Yoga is about doing things with your body, right?
Stand like this, breath like this, touch your toes, wiggle your nose… before you know it you’ll be a legit Yogi, AKA: Bendy-Lady-Doing-Handstand-On-Beach-In-Bikini (no dissing, I’ve been there!).
Turns out there’s a bit more to it that the physical act of Yoga Practice. Ashtanga Yoga, the original Eastern philosophy based on the teachings of Patanjali in his Yoga Sutra texts, directly translates as Eight (Ashtau) Limbs (Anga). This refers to the 8 components which make up Yoga as a whole; a complete guide to life. ‘Asana’, the physical practice, is only one small side to the octagon. There are many layers to the 8 Limbs of Yoga, practiced in a billion different ways by people all over the world; In this brief post I’ll aim to give you the basic low down.
Introducing: The 8 Limbs of Yoga
1. Yama – The Social Disciplines
The Yamas are guidelines for the way we interact with the world around us: people, the planet, and every living thing. There are 5 bullet points within this Limb:
Non Violence. Kindness to all living things in thought, speech, and action. Some people are Vegan, some people don’t kill mosquitoes, some people just try not to bitch about other people or kick kittens. Everyone is different, but for anyone interested in living a yogic lifestyle, it’s worth taking a second to work out what Ahimsa means to you.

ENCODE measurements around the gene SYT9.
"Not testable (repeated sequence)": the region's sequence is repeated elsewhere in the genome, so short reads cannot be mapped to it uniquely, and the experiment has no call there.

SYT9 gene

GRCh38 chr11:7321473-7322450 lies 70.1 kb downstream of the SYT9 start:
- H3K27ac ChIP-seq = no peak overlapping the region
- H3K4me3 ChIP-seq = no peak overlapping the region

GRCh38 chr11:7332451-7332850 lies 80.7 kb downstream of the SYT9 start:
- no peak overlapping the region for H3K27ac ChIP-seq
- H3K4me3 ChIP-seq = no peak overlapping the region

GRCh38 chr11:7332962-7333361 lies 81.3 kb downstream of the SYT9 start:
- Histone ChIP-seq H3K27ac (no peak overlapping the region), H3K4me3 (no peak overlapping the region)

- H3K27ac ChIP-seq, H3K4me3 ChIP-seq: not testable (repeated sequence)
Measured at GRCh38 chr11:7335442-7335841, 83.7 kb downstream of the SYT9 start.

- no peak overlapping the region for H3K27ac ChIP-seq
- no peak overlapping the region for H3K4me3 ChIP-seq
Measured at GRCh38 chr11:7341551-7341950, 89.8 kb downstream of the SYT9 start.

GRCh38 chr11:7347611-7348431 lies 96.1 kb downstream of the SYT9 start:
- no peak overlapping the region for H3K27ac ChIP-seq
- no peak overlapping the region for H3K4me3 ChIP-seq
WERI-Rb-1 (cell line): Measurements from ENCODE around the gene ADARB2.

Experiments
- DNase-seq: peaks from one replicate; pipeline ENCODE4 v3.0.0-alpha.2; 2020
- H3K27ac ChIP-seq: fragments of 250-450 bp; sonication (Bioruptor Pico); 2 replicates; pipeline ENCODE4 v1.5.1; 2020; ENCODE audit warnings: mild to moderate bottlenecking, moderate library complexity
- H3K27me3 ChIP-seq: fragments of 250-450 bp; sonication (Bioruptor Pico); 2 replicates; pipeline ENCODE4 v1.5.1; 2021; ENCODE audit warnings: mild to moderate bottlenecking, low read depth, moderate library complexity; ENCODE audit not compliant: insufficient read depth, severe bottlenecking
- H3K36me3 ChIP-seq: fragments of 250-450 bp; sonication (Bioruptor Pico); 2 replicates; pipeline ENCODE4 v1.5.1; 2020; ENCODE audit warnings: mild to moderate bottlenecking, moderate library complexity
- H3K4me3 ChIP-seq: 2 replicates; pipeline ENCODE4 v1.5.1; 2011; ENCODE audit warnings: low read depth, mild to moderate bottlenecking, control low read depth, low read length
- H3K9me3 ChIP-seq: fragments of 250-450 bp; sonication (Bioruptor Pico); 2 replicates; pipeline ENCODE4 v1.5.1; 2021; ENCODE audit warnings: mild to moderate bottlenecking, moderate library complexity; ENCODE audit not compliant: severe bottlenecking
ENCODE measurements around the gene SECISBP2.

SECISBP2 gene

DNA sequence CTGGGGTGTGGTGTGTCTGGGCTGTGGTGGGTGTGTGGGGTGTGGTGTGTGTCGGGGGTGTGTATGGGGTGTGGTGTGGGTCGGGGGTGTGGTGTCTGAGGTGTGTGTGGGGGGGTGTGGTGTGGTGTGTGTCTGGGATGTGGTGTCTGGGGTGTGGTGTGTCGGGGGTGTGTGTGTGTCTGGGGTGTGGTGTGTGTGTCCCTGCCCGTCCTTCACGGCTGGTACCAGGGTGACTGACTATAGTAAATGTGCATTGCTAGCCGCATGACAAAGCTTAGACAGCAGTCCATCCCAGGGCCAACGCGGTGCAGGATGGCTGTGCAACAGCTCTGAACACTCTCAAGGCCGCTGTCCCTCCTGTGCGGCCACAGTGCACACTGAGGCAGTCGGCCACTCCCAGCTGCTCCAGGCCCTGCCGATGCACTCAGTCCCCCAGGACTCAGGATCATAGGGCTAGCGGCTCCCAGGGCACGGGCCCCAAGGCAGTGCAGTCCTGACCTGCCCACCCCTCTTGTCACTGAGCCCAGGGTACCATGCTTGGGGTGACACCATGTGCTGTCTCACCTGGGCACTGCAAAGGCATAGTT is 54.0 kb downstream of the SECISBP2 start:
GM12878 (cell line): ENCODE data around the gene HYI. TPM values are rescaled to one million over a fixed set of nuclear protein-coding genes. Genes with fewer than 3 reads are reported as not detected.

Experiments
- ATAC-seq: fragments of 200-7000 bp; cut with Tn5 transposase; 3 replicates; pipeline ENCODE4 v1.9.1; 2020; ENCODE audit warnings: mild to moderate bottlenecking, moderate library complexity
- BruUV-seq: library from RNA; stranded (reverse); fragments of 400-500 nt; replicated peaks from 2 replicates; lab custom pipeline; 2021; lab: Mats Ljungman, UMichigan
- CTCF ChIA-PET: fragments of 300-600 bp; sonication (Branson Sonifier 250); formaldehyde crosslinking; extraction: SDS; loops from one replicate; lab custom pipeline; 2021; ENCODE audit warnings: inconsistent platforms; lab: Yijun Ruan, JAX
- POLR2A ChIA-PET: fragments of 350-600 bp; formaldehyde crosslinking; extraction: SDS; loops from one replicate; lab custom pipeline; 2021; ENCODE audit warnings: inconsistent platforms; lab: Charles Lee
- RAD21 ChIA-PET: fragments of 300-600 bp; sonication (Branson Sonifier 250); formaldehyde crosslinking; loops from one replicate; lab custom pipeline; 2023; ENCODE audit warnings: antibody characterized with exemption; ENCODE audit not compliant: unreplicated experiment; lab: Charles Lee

Truthfulness. When your thought, speech, and action align as one, you are practicing Satya. This is a really interesting one, and most often the stumbling block at which people find themselves miserable. As well as the basic practice of truthfulness to others around you (i.e not lying about the dog eating your homework), Satya refers to the genuineity with which we live our lives. Working a job you hate/ buying things you don’t really like/ hanging out with people who annoy you/ not doing what you actually want to do with your life? You are not being true to yourself. As Shakespeare wrote, ‘to thine own self be true’; Satya is the core of fulfilment.
Non Stealing. Don’t nick things. Don’t nick people. Don’t nick resources from the planet. Don’t nick peoples time, energy, happiness, head space. Don’t nick your housemates milk.
Non Indulgence. Control of the natural urges. We do this automatically to some extent; without this discipline, we’re only one step away from binge eating brownies or raping and pillaging the neighbouring village. Being aware enough of our human desires for food, sex, comfort (etc) to not completely overdose is the name of the game here. Some spiritual practitioners take celibacy in the name of Bramacharya. Some people allow themselves desert only once per week and mindfully savour Every. Last. Bite.
Non Possession. This is a tricky one for us hordy homemakers. Minimalists are the Aparigtaha Angles, but if you don’t fancy chucking everything in a skip and living in a white room with two T-shirts, you could try just going camping for the weekend and only taking 10 things with you. The basic idea is to not rely on possessions for happiness, and to not be greedy. You can practice Aparigraha in some very gentle ways; giving half your sandwich to a homeless guy, donating money to charity, even just cooking dinner for a group of friends. The act of giving in any form is Aparigraha.